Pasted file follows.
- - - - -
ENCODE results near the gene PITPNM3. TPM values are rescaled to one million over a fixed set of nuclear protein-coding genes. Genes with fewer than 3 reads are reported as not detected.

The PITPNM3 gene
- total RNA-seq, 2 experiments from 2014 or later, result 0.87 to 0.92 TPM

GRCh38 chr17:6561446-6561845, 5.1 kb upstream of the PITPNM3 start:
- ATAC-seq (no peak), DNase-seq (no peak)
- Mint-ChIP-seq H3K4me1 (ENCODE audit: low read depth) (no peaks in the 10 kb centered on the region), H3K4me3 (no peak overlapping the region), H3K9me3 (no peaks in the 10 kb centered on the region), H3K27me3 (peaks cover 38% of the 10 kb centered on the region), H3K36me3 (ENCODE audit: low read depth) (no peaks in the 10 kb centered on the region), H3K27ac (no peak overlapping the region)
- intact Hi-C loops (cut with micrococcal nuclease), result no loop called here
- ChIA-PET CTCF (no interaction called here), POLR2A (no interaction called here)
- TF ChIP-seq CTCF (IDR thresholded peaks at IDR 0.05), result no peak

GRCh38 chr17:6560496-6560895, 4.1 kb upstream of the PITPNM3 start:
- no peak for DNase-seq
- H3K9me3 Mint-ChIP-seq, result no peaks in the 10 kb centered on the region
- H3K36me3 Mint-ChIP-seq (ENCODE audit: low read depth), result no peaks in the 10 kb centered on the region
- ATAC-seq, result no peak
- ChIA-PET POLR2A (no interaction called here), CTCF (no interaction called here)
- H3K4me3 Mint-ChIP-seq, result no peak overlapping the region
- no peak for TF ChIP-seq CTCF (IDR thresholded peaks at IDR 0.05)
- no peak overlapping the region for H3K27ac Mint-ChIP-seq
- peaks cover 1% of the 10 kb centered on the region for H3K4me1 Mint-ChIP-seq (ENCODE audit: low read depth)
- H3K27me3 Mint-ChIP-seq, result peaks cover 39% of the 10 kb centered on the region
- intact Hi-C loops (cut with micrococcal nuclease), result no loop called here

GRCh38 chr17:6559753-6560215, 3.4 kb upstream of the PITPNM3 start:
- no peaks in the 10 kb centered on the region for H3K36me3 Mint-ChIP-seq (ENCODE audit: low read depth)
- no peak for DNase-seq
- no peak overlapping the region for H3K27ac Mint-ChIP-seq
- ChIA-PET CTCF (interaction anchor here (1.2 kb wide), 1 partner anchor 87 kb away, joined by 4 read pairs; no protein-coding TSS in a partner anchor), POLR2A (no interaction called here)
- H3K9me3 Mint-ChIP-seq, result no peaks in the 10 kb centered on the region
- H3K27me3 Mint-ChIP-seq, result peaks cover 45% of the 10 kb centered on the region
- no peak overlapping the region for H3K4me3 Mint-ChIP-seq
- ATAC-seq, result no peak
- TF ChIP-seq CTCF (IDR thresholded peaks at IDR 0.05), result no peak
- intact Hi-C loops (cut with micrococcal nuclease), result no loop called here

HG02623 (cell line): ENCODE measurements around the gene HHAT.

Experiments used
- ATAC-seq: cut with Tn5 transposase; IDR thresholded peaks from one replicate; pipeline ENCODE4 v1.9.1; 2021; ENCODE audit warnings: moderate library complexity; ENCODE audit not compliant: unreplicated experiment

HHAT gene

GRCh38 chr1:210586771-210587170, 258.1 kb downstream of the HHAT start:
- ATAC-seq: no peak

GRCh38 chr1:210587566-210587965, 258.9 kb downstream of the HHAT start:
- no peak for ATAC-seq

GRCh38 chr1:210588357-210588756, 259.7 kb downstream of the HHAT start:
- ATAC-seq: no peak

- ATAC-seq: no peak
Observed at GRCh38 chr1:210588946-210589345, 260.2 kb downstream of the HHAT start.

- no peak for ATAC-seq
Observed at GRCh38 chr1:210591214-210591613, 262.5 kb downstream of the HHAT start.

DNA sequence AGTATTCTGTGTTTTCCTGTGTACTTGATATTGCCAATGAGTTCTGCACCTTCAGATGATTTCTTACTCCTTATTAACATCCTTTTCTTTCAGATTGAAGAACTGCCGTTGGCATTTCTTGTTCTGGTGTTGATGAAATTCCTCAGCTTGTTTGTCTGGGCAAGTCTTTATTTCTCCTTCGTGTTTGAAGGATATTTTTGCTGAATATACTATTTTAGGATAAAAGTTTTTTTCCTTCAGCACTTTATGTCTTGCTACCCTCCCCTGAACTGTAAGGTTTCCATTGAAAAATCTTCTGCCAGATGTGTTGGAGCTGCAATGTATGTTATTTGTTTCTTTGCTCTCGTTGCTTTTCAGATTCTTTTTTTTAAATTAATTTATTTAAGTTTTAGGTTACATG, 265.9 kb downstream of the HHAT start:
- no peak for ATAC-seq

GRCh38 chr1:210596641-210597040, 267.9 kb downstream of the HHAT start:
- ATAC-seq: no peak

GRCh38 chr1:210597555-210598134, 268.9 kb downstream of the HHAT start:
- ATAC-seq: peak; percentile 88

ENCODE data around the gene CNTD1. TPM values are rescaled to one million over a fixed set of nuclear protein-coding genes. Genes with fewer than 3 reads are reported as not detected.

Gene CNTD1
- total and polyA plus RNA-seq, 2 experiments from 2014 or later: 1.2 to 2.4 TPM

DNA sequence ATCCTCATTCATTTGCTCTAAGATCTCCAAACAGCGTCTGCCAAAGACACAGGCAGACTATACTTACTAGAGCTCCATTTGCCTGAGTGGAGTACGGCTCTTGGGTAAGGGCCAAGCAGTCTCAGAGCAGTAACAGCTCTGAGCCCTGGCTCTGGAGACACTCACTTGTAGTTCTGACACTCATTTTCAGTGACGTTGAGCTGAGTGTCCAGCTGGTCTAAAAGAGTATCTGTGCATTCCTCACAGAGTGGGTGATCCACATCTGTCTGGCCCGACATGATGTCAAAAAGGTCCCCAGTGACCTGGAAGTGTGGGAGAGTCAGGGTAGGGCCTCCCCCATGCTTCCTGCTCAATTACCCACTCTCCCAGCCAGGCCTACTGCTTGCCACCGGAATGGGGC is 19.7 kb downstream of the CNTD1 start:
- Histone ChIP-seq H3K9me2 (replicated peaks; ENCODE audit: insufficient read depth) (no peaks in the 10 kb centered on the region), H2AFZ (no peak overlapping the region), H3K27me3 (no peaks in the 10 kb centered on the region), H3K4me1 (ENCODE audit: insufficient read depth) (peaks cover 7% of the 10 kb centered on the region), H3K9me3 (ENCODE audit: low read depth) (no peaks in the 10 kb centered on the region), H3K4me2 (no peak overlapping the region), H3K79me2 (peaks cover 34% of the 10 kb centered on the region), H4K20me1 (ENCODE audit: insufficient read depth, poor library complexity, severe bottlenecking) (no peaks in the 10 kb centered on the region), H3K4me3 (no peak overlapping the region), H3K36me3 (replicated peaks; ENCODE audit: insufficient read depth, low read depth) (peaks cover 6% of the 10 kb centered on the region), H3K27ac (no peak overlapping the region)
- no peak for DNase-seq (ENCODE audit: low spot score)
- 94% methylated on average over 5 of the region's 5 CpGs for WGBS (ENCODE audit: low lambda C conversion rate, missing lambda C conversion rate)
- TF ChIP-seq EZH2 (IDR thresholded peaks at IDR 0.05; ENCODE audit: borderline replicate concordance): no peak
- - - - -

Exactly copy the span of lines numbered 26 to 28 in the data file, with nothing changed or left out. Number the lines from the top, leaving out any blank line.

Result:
- ChIA-PET CTCF (interaction anchor here (1.2 kb wide), 1 partner anchor 87 kb away, joined by 4 read pairs; no protein-coding TSS in a partner anchor), POLR2A (no interaction called here)
- H3K9me3 Mint-ChIP-seq, result no peaks in the 10 kb centered on the region
- H3K27me3 Mint-ChIP-seq, result peaks cover 45% of the 10 kb centered on the region